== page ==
A project of the Framework Partnership Agreement on Copernicus User Uptake


Open Atlas is an open-source algorithm registry for earth observation. Our platform is designed for researchers interested in developing and sharing algorithms related to the water and food nexus. We focus on earth observation data from sources like the Copernicus satellite missions. By publishing algorithms on Open Atlas, researchers can accelerate the development of new tools and applications related to thewater and food nexus. Join our community and contribute to our growing library of algorithms.

Join our community and contribute to our growing library of algorithms.

Open Atlas, how it works

Find an algorithm

Contact the author

Create a partnership

Endless opportunities

Explore open atlas


We collected 94,986 high-quality aerial images from 3,432 farmlands across the US, where each image consists of RGB and Near-infrared (NIR) channels with resolution as high as 10 cm per pixel. We annotate nine types of field anomaly patterns that are most important to farmers. As a pilot study of aerial agricultural semantic segmentation, we perform comprehensive experiments using popular semantic segmentation models; we also propose an effective model designed for aerial agricultural pattern recognition.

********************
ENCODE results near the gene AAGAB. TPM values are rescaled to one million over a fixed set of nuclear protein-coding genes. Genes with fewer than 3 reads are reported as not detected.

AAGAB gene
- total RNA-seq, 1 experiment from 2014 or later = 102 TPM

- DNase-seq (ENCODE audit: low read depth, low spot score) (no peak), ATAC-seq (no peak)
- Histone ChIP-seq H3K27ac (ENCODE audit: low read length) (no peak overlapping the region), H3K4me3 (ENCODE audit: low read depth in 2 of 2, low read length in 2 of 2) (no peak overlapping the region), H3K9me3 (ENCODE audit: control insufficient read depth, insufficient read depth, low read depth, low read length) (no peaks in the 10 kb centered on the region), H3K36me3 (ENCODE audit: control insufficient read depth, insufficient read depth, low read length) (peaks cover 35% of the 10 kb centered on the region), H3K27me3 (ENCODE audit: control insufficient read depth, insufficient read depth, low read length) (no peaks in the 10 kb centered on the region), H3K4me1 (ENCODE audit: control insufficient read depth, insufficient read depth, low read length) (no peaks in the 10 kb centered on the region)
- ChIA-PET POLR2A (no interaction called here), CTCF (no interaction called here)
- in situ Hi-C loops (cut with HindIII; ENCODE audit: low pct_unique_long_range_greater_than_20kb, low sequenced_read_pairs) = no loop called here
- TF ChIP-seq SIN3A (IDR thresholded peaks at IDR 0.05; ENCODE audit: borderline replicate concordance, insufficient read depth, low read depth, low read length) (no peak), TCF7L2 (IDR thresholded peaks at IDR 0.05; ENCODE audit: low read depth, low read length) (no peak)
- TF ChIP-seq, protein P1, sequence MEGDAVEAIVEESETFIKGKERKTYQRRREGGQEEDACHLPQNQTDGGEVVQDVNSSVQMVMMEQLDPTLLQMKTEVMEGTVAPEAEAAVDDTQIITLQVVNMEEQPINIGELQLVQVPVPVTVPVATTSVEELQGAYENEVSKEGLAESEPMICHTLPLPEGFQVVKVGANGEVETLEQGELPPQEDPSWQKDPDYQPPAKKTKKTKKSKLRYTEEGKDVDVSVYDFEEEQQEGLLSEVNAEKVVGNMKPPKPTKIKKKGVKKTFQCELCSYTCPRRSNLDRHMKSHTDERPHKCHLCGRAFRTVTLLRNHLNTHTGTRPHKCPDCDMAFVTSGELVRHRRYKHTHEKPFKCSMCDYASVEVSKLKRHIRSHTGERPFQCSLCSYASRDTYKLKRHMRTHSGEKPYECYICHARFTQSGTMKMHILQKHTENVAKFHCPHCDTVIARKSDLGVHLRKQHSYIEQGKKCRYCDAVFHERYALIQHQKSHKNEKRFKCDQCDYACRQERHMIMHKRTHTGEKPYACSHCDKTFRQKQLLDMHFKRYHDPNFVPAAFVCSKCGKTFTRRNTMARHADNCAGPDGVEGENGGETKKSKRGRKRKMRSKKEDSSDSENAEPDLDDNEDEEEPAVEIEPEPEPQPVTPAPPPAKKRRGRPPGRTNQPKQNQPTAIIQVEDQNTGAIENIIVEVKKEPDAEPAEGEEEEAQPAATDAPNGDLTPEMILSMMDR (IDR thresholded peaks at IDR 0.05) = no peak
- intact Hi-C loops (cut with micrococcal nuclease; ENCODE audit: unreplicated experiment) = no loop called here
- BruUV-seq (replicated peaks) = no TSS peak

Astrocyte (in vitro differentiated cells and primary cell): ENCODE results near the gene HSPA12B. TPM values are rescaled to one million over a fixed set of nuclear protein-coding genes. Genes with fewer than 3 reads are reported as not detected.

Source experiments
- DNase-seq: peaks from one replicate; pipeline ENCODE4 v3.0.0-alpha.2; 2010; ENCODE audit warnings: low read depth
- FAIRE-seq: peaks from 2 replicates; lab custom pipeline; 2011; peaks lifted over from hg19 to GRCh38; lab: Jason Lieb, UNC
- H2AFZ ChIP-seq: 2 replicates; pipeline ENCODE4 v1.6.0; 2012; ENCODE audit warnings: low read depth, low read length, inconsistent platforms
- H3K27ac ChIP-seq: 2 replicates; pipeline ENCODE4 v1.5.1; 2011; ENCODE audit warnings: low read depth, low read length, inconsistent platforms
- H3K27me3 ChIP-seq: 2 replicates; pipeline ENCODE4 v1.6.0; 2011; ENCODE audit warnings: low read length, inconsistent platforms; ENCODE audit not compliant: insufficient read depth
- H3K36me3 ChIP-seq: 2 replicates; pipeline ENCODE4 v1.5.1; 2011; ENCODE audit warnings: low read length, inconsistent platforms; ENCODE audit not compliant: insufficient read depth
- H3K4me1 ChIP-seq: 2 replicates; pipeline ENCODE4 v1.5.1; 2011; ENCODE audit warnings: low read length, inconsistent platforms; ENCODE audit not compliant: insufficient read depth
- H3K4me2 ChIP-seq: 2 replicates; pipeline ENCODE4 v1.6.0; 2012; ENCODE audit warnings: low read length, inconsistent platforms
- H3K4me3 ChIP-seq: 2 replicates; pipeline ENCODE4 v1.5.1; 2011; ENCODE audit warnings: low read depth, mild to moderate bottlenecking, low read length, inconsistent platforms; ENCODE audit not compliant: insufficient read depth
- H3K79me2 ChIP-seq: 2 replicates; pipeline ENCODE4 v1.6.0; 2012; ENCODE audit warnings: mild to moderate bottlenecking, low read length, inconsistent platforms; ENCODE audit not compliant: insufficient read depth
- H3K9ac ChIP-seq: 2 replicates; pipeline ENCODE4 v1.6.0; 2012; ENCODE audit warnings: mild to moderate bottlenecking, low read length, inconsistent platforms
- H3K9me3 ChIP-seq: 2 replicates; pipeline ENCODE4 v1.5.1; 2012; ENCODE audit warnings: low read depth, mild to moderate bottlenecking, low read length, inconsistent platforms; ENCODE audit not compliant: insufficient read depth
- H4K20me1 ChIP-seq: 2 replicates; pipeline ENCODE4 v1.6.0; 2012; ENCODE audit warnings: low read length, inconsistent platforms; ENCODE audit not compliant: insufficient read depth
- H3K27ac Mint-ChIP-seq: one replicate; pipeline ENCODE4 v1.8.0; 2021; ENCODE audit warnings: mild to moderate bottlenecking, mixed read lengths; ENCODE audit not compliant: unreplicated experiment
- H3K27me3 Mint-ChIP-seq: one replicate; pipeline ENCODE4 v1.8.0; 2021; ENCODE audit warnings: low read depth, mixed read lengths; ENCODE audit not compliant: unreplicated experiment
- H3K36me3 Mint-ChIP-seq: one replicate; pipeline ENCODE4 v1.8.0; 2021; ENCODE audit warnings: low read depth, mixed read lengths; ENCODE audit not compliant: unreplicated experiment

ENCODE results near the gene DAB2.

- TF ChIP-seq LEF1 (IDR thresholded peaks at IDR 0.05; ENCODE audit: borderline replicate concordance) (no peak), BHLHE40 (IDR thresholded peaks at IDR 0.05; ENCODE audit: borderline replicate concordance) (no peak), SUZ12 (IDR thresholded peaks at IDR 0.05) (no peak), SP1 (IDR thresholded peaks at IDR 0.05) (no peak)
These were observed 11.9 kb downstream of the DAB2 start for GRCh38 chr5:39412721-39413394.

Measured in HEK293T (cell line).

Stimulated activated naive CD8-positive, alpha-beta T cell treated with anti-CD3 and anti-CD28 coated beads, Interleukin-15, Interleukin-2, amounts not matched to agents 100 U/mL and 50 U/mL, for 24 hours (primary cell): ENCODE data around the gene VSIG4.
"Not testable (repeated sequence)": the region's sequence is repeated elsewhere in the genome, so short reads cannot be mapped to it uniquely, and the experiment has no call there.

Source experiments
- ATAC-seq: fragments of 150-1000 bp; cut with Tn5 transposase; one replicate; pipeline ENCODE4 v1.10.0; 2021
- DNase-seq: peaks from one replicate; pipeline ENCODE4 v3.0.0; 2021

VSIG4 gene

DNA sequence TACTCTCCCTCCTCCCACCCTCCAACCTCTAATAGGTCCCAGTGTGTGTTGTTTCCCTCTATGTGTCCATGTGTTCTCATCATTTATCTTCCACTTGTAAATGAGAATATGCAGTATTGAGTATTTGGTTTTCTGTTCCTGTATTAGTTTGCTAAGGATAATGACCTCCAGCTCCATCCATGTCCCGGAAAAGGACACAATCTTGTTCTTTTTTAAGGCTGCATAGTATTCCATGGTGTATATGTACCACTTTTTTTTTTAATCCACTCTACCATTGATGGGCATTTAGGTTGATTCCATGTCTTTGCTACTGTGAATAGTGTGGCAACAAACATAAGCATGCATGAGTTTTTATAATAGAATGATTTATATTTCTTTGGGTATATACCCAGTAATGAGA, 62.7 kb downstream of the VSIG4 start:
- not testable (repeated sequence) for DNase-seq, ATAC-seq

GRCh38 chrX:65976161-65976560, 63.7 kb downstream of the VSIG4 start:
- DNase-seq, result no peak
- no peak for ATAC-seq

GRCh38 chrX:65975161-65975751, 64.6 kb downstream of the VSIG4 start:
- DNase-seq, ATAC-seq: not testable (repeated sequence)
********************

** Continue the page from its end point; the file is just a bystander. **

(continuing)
The purpose of this study was to evaluate the feasibility and applicability of object-oriented crop classification using Sentinel-1 images in the Google Earth Engine (GEE). The research time was two consecutive years (2018 and 2019), which were
used to verify the robustness of the method. Sentinel-1 images of the
crop growth period (May to September) in each study area were composited
with three time intervals (10 d, 15 d and 30 d).

This work assesses the potential of Sentinel-2A images in precision agriculture for Barley production in a case study. Two workflows are proposed: 1) images were acquired with a relatively simple methodology to follow the crop development; 2) two images around harvest time were downloaded and processed using a more complex and accurate methodology to calculate four vegetation indices (NDVI, WDRVI, GRVI and GNDVI) to be correlated to yield with linear regression models.